Doug Hastings Featured in “Legal Perspectives on Trends in Capital Access”HFM Magazine June 1, 2014
Doug Hastings, Chair Emeritus of Epstein Becker Green, in the Washington, DC, office, was featured in an article titled "Legal Perspectives on Trends in Capital Access."
Following is an excerpt:
"More and more, discussions about capital access are less about bricks and mortar," says Douglas A. Hastings, JD, chair of the board of directors of Epstein Becker Green, PC, and a national expert on accountable care organizations (ACOs) and payment and delivery system reform.
"As hospitals face competition from consolidating hospital systems, increasingly large medical groups, companies with retail clinics, and others, access to capital has become less about the need for short-term cash and more about the need for capital for a longer-term survivability strategy," Hastings says. "In many instances, what is triggering both change-of-control and non-change-of-control transactions today is strategic positioning for the volume-to-value transformation."
In a conversation with hfm, Hastings discusses what to consider in determining whether to affiliate with another organization to improve access to capital, and the emerging trends in change-of-control and non-change-of-control transactions in today's healthcare environment.
hfm: What are some important considerations in determining whether to affiliate with another organization to improve access to capital or support capital needs?
Douglas Hastings: One consideration is the immediacy of the need for capital—whether it is a short-term or a long-term need. If there is an immediate need for capital for either short-term survival or a costly project that can't wait, it may drive the organization toward a sale or merger, versus a longer-term strategy that would keep the organization independent but better position it in the marketplace for revenue sustainability or growth over time. While a longer-term, market positioning strategy would not preclude a merger, a longer time horizon for capital might also lead to other forms of collaboration, such as through an ACO or network or contractual arrangement in which the parties are working closely together but haven't merged.
hfm: Are certain types of affiliation transactions becoming more prevalent among hospitals that are seeking to affiliate primarily to boost their access to capital or support capital needs?
Hastings: Yes, both in terms of new types of transactions and new types of partners, and there's a return to certain kinds of transactions we've seen at earlier stages of healthcare reform.
For example, we are seeing a re-exploration of non-change-of-control-type partnerships, collaborations, and affiliations, both between for-profit and not-for-profit organizations and among not-for-profits. We saw many of these in the 1980s and 1990s as a response to early managed care efforts. More and more, today, parties that are sufficiently capitalized in the short run are looking for ways that they can joint-venture or collaborate with other strong organizations to better position for a population health environment. That said, we're still seeing a solid number of change-of-control transactions, too, involving both not-for-profit and for-profit organizations. Some of these deals involve two relatively equally positioned hospitals coming together to form a new system where they both become, in a sense, subsidiaries of the new system they form.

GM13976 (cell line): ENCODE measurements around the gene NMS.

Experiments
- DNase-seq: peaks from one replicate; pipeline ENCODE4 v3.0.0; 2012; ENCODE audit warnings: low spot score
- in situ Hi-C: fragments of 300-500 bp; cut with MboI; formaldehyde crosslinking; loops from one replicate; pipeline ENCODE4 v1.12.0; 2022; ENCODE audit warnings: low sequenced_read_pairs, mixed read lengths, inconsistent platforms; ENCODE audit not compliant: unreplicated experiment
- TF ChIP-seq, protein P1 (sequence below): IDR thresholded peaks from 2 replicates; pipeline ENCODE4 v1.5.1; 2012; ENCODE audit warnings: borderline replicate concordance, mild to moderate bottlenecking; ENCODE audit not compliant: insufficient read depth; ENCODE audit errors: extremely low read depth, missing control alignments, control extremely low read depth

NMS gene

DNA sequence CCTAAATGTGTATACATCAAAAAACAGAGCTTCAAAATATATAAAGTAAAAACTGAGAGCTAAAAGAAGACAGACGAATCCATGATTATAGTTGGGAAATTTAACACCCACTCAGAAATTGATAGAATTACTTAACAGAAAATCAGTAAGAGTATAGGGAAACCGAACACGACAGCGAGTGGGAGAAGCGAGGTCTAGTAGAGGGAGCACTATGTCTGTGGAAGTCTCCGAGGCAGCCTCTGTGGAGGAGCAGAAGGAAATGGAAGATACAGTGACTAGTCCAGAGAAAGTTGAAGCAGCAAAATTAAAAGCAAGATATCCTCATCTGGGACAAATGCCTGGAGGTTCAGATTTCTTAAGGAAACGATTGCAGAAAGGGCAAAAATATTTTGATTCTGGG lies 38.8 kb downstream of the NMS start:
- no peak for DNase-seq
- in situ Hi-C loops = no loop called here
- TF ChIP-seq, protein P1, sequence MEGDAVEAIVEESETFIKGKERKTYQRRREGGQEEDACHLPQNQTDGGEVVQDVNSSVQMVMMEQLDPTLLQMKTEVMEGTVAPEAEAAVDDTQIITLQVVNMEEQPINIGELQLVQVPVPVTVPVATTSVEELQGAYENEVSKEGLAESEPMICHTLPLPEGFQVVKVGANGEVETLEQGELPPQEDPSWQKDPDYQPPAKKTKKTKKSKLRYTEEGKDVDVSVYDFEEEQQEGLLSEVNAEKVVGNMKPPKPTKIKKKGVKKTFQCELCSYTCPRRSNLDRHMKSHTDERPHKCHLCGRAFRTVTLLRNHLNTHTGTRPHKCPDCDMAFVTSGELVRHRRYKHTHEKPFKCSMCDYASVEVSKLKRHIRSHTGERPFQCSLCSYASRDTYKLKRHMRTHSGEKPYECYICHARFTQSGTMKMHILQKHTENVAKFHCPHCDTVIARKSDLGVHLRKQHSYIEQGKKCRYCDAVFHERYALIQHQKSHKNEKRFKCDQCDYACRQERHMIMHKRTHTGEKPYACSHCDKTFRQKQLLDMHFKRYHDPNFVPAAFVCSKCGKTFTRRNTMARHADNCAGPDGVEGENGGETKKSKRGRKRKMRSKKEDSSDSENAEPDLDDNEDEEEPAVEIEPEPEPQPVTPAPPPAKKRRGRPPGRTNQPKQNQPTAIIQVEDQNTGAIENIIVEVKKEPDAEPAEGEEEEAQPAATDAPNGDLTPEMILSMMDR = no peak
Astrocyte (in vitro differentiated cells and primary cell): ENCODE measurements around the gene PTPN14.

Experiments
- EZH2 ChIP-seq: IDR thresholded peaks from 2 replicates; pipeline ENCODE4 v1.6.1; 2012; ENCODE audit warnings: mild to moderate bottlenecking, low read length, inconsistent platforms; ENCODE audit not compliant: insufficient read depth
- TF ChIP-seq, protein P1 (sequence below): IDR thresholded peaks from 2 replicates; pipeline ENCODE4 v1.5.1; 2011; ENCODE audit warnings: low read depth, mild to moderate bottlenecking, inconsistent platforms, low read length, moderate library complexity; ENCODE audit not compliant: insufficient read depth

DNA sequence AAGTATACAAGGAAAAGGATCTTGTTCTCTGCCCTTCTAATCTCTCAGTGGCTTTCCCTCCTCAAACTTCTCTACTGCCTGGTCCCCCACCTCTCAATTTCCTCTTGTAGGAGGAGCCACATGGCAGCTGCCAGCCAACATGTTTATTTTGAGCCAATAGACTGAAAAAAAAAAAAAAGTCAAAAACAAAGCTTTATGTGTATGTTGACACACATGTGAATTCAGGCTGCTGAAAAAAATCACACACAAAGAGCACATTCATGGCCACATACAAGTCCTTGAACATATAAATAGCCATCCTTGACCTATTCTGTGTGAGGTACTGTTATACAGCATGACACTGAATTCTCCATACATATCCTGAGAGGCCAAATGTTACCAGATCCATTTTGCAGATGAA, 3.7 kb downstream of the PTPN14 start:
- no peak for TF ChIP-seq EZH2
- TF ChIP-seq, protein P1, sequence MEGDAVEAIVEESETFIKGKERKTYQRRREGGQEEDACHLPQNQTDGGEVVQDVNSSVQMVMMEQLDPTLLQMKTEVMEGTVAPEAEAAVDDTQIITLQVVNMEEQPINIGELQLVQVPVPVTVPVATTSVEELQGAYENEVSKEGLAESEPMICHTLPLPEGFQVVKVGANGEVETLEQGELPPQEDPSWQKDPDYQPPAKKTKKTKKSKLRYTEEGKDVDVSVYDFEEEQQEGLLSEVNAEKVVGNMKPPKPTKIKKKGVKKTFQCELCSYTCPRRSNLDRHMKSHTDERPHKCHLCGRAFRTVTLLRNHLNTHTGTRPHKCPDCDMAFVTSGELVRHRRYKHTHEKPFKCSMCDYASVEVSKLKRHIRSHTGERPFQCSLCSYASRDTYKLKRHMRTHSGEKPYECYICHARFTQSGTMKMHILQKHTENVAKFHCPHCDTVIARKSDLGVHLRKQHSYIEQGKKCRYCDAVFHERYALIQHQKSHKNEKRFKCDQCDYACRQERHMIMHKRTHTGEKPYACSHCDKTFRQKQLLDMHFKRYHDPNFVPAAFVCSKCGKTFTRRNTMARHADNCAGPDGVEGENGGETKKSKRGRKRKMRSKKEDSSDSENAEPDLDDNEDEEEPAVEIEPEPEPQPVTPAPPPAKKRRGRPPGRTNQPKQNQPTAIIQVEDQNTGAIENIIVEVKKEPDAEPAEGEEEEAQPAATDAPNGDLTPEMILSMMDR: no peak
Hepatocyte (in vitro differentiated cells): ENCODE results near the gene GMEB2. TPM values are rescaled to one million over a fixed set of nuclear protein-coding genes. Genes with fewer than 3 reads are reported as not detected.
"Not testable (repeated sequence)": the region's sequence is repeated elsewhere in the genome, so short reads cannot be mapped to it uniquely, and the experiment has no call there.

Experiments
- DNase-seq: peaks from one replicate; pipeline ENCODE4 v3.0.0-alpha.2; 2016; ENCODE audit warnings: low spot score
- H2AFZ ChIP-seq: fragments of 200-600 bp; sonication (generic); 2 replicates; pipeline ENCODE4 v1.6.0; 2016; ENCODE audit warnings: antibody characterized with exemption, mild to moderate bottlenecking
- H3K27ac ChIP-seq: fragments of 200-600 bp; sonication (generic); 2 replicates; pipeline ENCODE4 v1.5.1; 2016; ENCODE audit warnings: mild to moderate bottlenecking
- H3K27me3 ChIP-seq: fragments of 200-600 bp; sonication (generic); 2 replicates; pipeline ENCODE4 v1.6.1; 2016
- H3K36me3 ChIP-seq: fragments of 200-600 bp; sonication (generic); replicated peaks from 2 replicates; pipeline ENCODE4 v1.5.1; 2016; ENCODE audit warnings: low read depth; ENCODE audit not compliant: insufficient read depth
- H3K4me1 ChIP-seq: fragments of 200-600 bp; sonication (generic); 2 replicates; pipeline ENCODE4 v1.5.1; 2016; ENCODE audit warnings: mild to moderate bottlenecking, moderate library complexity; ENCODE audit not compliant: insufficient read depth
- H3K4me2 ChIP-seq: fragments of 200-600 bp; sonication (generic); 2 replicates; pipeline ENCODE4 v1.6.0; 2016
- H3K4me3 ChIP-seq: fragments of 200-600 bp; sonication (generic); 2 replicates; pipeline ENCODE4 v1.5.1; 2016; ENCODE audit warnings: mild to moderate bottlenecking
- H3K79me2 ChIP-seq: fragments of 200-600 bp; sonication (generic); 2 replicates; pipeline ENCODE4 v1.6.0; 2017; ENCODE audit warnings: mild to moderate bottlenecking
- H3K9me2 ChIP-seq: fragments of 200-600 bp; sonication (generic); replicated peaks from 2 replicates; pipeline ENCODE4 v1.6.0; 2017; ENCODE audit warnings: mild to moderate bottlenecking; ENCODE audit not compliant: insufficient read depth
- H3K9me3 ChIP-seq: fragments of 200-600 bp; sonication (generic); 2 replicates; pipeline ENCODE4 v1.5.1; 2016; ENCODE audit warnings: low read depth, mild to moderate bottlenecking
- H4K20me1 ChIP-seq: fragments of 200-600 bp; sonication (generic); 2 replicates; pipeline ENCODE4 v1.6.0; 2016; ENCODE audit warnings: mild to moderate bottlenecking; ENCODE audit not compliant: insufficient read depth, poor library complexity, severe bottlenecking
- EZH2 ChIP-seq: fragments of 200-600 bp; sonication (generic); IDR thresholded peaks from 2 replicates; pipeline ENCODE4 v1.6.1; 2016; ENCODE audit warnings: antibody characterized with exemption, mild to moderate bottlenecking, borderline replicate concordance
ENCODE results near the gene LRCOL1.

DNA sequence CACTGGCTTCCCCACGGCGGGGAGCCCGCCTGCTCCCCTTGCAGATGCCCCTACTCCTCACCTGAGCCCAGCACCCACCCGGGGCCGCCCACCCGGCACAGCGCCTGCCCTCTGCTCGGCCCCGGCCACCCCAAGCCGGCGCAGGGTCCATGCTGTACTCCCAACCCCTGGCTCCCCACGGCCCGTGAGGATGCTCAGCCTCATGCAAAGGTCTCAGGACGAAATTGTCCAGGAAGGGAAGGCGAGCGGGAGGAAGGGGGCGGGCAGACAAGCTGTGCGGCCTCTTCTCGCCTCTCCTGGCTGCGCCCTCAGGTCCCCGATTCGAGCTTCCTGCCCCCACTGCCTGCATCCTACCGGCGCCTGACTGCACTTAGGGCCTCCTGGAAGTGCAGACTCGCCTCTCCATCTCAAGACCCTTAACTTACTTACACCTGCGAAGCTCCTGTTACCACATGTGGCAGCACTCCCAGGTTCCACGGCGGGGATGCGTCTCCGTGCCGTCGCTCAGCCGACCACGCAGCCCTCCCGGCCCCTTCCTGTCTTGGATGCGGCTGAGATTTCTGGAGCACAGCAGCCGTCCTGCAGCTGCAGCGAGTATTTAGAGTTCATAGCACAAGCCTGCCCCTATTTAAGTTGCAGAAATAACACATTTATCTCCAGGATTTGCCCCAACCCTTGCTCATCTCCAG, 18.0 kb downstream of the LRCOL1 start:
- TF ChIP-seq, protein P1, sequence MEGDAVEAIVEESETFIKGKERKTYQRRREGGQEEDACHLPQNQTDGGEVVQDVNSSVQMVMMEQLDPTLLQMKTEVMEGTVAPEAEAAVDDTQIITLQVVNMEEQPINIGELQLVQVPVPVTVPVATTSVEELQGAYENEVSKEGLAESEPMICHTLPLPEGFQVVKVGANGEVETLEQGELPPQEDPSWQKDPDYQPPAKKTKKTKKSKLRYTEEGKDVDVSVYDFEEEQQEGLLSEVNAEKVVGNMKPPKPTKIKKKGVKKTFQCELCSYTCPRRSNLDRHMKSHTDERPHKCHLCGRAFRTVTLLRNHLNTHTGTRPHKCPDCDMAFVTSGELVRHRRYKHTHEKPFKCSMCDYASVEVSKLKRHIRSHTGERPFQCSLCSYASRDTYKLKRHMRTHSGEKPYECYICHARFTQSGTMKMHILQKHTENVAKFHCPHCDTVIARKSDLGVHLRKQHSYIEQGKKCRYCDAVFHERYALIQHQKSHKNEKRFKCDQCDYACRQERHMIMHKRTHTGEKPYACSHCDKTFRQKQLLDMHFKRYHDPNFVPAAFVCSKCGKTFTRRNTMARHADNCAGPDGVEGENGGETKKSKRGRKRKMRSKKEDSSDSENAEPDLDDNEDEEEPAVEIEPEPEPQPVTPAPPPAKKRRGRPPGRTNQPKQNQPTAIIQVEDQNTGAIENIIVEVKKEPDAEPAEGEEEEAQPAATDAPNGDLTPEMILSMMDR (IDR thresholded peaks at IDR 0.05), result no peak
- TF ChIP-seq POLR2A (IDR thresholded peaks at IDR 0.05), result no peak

There also is renewed interest in the potential for hospitals and private-equity healthcare players to work together, which could simply take the form of some sort of capital infusion on a minority basis to a not-for-profit or could involve the acquisition and conversion of a not-for-profit hospital to a for-profit. Recently, we have seen large health systems partner with for-profit hospital companies or private equity players to create funds to purchase and operate smaller hospitals. But since the private equity company would not historically be in the hospital-operations business, like for-profit hospital companies are, this raises the question: How does that private equity investor make money by investing in a not-for-profit hospital or any hospital? How can the company turn that investment into a profit and ultimately have an exit strategy? These are questions that are being explored through some innovative arrangements.